Or perhaps John had in mind another statement Jesus made: “What does it profit a person to gain the whole world and lose his soul? His very life existence” (Mark 8:36).
Jesus once said, “Do not store up riches here where they can be destroyed. . . . Store up treasure in heaven” (Matt. 6:19). Not only are worldly desires temporal (not lasting), but they are also shallow. The truth is, these things are merely rumblings of a deeper desire – a desire for something so much better by far – like joy and contentment, significance, relationship. They can only be found in a relationship with God, who has given us His Son, Jesus Christ to open the door to us. As St. Augustine said in the early days of the Church, “Our hearts are restless until they rest in thee.”
We were created for more than pleasure, possessions, and success. We were actually created to have a relationship with God, the One who made us to live with Him and to live for Him. Jesus stepped into this world and died on a cross to pay for your sins and mine. He rose from the dead so we can have the one relationship that matters above all others, a relationship that satisfies the deepest desires and longings of human beings.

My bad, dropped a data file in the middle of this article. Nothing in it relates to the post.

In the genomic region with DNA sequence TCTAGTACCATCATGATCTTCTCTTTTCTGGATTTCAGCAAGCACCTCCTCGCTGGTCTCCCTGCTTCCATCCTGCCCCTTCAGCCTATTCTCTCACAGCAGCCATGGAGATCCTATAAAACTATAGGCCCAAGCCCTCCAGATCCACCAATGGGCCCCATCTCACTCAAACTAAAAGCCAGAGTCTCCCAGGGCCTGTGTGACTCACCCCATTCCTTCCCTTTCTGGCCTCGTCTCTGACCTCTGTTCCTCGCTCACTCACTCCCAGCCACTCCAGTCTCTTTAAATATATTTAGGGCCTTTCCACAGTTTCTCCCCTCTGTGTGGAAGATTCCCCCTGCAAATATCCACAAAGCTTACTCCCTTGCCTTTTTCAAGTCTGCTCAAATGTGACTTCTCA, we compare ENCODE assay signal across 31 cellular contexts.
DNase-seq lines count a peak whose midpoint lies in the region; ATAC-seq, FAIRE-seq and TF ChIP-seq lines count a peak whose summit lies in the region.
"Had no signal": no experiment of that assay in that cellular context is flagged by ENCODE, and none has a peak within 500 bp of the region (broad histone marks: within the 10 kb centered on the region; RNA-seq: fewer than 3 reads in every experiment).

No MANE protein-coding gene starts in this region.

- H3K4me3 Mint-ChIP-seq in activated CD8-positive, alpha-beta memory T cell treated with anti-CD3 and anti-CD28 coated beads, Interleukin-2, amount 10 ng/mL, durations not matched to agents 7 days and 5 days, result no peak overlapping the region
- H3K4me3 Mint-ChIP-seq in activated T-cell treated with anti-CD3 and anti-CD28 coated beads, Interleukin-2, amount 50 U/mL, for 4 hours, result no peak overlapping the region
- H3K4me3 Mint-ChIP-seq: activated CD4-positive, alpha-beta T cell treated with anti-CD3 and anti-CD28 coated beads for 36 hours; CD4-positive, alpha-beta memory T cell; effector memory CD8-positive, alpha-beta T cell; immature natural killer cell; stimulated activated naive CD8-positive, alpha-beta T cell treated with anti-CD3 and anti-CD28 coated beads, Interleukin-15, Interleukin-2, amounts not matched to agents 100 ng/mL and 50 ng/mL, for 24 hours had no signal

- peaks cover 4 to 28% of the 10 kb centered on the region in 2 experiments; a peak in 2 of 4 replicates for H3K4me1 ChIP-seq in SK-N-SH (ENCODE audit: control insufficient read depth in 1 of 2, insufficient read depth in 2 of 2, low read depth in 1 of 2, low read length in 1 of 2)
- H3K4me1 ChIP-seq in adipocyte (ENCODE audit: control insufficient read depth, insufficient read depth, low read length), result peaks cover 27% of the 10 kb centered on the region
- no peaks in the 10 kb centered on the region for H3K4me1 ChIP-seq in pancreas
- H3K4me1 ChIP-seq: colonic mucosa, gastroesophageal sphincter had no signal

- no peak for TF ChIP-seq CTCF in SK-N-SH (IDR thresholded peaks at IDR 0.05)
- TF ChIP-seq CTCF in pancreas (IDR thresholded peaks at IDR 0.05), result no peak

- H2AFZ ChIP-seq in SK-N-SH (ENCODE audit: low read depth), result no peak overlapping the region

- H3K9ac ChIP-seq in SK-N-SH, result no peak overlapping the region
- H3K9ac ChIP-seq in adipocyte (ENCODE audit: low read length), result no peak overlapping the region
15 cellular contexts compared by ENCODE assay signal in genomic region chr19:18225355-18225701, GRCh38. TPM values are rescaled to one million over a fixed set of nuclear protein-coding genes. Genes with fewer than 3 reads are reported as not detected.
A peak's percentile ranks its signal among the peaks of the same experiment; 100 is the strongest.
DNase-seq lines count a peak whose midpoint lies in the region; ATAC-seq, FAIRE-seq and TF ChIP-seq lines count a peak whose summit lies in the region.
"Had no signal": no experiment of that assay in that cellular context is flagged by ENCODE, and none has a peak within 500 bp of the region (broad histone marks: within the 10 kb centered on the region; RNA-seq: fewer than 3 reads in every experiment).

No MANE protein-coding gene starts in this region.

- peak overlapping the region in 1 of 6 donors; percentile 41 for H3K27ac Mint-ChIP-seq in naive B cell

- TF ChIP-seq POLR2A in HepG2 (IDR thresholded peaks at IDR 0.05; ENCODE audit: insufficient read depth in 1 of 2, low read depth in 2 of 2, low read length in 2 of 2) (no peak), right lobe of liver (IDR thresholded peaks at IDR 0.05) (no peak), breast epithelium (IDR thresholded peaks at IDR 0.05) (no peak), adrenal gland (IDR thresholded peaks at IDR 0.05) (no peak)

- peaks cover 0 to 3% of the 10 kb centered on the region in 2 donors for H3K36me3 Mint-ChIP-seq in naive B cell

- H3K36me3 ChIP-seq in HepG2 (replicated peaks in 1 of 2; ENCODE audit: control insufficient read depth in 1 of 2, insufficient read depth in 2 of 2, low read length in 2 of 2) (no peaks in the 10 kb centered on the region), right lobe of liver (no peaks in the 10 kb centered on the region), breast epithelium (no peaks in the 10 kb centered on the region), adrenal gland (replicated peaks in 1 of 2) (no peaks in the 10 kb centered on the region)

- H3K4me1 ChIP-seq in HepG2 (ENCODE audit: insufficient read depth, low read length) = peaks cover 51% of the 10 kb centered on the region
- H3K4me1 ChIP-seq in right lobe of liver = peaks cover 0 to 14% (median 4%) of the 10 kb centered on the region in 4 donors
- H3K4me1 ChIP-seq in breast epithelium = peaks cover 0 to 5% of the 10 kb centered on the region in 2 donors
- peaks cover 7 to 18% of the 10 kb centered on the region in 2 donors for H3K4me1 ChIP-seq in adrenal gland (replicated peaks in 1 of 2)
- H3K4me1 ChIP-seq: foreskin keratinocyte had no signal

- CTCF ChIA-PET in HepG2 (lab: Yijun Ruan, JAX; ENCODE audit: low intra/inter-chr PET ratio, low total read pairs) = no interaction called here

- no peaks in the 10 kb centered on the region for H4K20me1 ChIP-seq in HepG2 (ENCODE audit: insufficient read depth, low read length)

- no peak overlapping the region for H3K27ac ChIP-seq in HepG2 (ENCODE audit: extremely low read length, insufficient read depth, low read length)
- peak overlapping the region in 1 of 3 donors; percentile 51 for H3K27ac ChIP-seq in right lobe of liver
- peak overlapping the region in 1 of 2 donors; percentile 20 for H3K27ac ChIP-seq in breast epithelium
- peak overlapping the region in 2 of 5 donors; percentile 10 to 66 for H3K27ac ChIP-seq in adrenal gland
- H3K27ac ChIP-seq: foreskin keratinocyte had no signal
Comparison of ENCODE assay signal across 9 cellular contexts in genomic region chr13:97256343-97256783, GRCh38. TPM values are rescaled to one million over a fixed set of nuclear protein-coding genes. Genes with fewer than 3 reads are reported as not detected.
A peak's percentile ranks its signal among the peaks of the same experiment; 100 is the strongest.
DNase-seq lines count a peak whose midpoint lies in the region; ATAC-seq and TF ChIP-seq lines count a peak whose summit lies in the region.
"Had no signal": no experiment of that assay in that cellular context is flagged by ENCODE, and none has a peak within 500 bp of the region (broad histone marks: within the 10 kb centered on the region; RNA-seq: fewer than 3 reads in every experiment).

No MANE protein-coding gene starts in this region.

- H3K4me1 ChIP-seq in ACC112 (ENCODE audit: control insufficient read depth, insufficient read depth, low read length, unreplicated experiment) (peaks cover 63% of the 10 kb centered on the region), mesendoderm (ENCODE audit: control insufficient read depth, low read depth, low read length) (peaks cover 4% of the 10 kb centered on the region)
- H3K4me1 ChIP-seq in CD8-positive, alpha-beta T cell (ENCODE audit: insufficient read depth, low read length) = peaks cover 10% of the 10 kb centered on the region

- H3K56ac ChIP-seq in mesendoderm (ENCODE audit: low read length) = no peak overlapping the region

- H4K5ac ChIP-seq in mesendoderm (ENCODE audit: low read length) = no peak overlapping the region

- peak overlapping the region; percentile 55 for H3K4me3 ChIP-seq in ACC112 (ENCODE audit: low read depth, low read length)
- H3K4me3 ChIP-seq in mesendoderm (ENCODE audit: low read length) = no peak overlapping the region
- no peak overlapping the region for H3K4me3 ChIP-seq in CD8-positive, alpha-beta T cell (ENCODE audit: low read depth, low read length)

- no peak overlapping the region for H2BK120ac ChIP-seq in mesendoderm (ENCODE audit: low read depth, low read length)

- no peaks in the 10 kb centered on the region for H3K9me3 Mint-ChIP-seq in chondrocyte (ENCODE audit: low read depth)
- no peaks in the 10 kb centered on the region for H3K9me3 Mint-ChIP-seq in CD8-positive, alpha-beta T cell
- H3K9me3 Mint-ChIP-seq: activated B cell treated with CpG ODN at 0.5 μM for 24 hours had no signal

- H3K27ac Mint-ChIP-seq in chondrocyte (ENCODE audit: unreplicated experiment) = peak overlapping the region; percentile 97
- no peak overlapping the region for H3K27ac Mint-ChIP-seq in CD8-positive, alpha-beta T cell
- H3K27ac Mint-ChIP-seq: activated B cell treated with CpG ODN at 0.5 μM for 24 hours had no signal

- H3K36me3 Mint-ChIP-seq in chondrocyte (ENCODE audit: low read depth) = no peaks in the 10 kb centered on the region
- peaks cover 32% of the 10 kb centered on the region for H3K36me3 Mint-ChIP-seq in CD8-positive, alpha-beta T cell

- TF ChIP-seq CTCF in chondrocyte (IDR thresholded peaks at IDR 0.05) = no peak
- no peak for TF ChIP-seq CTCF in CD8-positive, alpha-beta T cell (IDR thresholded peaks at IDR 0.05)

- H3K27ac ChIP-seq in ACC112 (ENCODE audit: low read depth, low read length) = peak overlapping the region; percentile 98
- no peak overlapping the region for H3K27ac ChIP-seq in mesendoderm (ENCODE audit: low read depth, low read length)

John is telling us there is a better way. Keep the big picture in mind. The one who does the will of God lives forever. He is talking about eternity. Jesus talked of using your life to store treasure in heaven. What is His will, His deepest desire? Jesus tells us it is loving God with your heart, soul, strength, and mind, and trusting in His Son Jesus Christ. Nothing in your life matters more than what you do with God and His Son Jesus Christ, and what you do for God. Make loving God, playing for an audience of One, your deepest, your greatest desire – more than anything else this world has to offer.
Don’t give into cheap, temporary trade-offs. It is a temptation too many fall prey to. The real life God wants you have is found in walking with Him, living for His glory and His honor, serving Him. Pleasing Him is to be your number one desire. Play for an audience of One the rest of your days. This is the reason Jesus came for us, so we might have this kind of relationship.